Do you have anything you’d say to your younger self when you were starting out?
Probably to be more confident in the value of my work. Most of my friends are fine artists and somehow I felt that illustration was a less intellectual, frivolous pathway which mades me look down on myself. Not to compare myself with other as well. There are so many amazing talents out there, it can sometime be a struggle not to feel jealous of other peoples achievements, it’s a deeply unproductive feeling. I still struggle with these thoughts sometimes.
What makes a great mentor?
The ability to inspire confidence and perseverance.
Who were some of your mentors? How did they effect your journey?
I’m not sure how arrogant this makes me sound, but I don’t think I’ve ever had a mentor. At university I felt quite disappointed by my tutors and and since I have kept quite a lone-wolf style to my practice. I have very meaningful creative exchanges with my friends who I often seek advice from, and cyber colleges to turn to when in doubt about something relating more directly to the industry. I also feel very supported by my agency Folio, who I started working with very early on in my freelance career.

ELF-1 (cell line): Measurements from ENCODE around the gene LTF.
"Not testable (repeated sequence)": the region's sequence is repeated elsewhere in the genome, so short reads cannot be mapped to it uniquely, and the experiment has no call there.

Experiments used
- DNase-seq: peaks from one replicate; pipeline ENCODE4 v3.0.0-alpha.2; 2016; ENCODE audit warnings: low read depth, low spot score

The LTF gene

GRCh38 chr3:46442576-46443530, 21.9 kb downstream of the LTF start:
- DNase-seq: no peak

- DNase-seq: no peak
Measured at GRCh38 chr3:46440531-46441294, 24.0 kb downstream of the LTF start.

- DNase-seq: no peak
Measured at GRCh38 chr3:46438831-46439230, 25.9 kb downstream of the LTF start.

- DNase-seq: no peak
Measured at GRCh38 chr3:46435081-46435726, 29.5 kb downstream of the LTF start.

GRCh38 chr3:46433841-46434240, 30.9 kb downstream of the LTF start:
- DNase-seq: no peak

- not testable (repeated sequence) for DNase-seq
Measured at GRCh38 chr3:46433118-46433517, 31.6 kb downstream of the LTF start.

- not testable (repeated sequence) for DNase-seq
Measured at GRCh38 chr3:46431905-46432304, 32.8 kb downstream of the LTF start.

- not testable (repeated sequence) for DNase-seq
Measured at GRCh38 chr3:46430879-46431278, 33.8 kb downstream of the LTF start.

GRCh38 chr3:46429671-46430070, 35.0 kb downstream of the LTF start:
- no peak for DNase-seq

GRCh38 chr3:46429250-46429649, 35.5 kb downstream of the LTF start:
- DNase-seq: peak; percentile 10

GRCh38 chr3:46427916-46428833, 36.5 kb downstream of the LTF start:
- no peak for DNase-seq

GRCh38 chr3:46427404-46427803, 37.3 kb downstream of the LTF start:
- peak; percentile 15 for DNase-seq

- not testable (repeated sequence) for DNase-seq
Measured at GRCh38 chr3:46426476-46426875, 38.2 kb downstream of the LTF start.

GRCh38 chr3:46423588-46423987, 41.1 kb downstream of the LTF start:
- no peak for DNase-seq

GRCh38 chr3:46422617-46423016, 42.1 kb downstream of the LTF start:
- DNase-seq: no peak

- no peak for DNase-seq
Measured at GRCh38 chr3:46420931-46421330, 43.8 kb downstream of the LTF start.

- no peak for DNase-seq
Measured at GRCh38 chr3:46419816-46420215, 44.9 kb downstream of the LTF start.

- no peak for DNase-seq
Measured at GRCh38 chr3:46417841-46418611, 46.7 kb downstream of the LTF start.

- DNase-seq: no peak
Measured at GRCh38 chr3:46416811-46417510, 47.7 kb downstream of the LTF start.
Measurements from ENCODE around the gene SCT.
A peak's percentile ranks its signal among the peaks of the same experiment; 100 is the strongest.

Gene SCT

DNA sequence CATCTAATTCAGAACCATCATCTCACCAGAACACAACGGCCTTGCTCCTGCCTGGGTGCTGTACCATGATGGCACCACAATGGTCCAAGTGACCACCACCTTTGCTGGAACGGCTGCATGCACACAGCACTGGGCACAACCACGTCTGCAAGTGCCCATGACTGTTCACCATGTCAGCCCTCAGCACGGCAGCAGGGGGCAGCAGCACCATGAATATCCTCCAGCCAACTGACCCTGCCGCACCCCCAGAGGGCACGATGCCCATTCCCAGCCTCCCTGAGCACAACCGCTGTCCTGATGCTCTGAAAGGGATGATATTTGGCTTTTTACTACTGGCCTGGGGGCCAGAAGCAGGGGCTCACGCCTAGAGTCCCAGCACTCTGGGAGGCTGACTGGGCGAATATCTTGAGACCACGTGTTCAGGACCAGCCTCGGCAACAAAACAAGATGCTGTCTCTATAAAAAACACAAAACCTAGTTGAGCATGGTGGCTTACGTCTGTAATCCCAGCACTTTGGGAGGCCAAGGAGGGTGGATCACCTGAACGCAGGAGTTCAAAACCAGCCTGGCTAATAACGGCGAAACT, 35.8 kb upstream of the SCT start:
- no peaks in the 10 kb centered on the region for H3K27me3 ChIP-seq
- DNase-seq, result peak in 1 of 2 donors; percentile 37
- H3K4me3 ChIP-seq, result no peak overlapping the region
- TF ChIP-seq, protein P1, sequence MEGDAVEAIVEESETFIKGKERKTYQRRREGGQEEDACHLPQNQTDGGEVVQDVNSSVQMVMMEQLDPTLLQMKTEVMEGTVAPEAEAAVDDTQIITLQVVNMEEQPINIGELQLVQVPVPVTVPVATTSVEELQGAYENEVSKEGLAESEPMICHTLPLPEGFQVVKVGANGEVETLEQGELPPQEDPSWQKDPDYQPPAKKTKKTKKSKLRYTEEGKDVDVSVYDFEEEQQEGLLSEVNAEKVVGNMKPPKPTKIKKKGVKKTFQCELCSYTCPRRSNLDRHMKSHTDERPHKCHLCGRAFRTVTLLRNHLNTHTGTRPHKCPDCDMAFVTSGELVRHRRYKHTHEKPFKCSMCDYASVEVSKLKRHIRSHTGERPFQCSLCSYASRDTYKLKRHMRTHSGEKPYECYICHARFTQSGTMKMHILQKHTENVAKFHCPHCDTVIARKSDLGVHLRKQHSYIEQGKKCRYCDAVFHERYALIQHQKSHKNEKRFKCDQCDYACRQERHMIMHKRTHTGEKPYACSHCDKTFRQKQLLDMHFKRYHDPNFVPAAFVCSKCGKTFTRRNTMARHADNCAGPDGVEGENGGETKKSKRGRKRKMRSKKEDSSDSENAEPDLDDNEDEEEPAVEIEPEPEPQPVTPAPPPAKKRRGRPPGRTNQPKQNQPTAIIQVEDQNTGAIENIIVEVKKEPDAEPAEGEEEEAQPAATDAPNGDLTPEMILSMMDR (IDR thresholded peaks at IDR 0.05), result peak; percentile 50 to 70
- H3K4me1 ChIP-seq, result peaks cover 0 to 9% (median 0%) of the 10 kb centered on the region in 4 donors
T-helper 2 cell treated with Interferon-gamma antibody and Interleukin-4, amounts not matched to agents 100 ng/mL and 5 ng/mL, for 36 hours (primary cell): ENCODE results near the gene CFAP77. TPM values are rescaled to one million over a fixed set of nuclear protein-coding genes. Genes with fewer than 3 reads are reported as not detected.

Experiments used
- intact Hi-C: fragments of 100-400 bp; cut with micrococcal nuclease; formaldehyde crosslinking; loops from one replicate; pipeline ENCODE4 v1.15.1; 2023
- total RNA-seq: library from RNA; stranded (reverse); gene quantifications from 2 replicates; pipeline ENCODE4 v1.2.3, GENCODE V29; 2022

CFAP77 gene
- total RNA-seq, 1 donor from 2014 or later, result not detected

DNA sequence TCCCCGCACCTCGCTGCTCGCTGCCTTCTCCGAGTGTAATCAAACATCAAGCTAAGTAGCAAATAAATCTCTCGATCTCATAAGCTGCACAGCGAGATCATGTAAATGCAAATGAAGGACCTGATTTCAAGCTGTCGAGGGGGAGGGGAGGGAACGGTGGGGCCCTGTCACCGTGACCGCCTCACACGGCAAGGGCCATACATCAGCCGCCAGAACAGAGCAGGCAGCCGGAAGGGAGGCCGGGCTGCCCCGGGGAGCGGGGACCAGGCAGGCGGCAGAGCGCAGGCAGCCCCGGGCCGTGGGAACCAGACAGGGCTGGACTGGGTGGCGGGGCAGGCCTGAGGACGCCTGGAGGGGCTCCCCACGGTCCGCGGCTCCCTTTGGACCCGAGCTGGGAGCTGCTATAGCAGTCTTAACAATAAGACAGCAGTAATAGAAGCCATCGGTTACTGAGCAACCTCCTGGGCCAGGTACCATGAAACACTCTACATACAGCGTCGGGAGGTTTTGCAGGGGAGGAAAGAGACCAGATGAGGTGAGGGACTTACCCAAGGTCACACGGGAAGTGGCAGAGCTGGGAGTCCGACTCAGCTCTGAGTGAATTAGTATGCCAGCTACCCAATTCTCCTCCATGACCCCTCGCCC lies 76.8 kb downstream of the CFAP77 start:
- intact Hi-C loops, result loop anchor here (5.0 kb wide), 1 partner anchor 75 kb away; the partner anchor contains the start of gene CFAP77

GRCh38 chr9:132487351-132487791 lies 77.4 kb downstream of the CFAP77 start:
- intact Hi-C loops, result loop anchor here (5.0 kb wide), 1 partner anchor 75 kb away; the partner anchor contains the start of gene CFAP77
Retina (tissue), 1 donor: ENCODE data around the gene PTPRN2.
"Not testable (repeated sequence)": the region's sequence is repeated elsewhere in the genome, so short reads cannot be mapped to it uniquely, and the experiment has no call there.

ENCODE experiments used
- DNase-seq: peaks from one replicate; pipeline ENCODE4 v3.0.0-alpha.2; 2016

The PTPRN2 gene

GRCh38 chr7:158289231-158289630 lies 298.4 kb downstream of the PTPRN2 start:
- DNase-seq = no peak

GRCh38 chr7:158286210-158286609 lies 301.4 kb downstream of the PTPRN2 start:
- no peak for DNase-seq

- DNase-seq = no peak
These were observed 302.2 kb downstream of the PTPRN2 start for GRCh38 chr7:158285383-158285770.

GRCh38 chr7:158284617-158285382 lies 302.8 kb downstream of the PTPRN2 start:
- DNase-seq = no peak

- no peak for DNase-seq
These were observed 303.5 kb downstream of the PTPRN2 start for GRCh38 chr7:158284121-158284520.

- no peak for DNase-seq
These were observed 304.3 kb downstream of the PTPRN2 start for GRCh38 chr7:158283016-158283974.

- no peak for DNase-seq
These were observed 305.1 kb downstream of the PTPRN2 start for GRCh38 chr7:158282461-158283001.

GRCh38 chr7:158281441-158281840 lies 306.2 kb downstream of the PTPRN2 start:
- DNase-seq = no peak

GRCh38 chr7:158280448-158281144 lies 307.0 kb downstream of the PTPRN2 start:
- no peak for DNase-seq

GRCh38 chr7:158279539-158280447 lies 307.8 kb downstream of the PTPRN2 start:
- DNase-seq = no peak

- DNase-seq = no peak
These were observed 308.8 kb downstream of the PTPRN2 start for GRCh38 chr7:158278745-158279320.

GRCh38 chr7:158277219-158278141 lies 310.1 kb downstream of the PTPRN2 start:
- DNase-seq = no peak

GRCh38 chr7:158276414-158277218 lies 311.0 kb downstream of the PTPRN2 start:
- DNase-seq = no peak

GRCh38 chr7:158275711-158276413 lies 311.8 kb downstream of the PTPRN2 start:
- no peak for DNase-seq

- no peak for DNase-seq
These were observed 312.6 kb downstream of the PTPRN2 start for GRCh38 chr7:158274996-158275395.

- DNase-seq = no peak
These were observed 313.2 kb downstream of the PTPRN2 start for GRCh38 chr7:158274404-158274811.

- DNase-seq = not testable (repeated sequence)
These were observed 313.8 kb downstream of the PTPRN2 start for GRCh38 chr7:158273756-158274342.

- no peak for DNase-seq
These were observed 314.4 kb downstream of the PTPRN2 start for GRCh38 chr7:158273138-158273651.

Finally, what are you currently focusing on?
I have a super exciting project I’m working on for next year. Top secret of course, which makes it sound all the more cool!
As soon as my commercial work starts to settle down a little I want to take some time to learn a new skill. Animation feels like a natural next step for my illustration practice to develop into, and I’d love to be able to give life to my illustrated world.